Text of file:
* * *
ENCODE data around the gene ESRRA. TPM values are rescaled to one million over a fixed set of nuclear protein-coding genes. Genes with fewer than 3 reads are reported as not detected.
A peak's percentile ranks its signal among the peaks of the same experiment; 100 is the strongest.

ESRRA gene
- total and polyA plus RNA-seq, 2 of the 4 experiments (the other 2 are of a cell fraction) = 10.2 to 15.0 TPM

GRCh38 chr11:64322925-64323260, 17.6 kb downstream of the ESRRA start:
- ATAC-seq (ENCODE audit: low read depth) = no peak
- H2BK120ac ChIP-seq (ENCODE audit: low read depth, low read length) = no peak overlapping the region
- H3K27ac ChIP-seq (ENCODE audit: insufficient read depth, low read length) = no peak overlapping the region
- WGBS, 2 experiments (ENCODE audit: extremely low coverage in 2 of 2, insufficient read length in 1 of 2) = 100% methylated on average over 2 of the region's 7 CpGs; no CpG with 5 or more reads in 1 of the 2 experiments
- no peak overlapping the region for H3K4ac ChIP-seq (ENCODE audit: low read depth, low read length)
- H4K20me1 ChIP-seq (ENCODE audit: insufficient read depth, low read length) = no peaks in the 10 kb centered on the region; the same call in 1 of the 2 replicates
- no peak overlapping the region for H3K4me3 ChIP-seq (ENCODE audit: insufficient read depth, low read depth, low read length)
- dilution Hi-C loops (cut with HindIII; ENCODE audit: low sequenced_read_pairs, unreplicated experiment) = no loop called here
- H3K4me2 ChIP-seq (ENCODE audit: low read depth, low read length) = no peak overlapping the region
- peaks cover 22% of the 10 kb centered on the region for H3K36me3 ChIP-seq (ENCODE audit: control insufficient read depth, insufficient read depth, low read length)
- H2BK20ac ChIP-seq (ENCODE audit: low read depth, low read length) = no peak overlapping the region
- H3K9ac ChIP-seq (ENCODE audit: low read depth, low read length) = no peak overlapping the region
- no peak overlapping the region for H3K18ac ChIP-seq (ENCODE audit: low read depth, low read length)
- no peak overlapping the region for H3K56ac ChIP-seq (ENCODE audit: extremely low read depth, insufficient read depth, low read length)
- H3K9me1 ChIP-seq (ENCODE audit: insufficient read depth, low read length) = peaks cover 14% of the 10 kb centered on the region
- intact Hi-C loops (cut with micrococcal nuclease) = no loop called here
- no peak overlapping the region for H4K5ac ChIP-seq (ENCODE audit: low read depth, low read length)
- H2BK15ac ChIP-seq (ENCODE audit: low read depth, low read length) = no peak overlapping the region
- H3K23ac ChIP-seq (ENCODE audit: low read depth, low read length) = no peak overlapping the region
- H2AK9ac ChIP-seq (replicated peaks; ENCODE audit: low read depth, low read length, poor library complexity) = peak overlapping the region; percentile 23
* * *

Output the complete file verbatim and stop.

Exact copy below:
ENCODE data around the gene ESRRA. TPM values are rescaled to one million over a fixed set of nuclear protein-coding genes. Genes with fewer than 3 reads are reported as not detected.
A peak's percentile ranks its signal among the peaks of the same experiment; 100 is the strongest.

ESRRA gene
- total and polyA plus RNA-seq, 2 of the 4 experiments (the other 2 are of a cell fraction) = 10.2 to 15.0 TPM

GRCh38 chr11:64322925-64323260, 17.6 kb downstream of the ESRRA start:
- ATAC-seq (ENCODE audit: low read depth) = no peak
- H2BK120ac ChIP-seq (ENCODE audit: low read depth, low read length) = no peak overlapping the region
- H3K27ac ChIP-seq (ENCODE audit: insufficient read depth, low read length) = no peak overlapping the region
- WGBS, 2 experiments (ENCODE audit: extremely low coverage in 2 of 2, insufficient read length in 1 of 2) = 100% methylated on average over 2 of the region's 7 CpGs; no CpG with 5 or more reads in 1 of the 2 experiments
- no peak overlapping the region for H3K4ac ChIP-seq (ENCODE audit: low read depth, low read length)
- H4K20me1 ChIP-seq (ENCODE audit: insufficient read depth, low read length) = no peaks in the 10 kb centered on the region; the same call in 1 of the 2 replicates
- no peak overlapping the region for H3K4me3 ChIP-seq (ENCODE audit: insufficient read depth, low read depth, low read length)
- dilution Hi-C loops (cut with HindIII; ENCODE audit: low sequenced_read_pairs, unreplicated experiment) = no loop called here
- H3K4me2 ChIP-seq (ENCODE audit: low read depth, low read length) = no peak overlapping the region
- peaks cover 22% of the 10 kb centered on the region for H3K36me3 ChIP-seq (ENCODE audit: control insufficient read depth, insufficient read depth, low read length)
- H2BK20ac ChIP-seq (ENCODE audit: low read depth, low read length) = no peak overlapping the region
- H3K9ac ChIP-seq (ENCODE audit: low read depth, low read length) = no peak overlapping the region
- no peak overlapping the region for H3K18ac ChIP-seq (ENCODE audit: low read depth, low read length)
- no peak overlapping the region for H3K56ac ChIP-seq (ENCODE audit: extremely low read depth, insufficient read depth, low read length)
- H3K9me1 ChIP-seq (ENCODE audit: insufficient read depth, low read length) = peaks cover 14% of the 10 kb centered on the region
- intact Hi-C loops (cut with micrococcal nuclease) = no loop called here
- no peak overlapping the region for H4K5ac ChIP-seq (ENCODE audit: low read depth, low read length)
- H2BK15ac ChIP-seq (ENCODE audit: low read depth, low read length) = no peak overlapping the region
- H3K23ac ChIP-seq (ENCODE audit: low read depth, low read length) = no peak overlapping the region
- H2AK9ac ChIP-seq (replicated peaks; ENCODE audit: low read depth, low read length, poor library complexity) = peak overlapping the region; percentile 23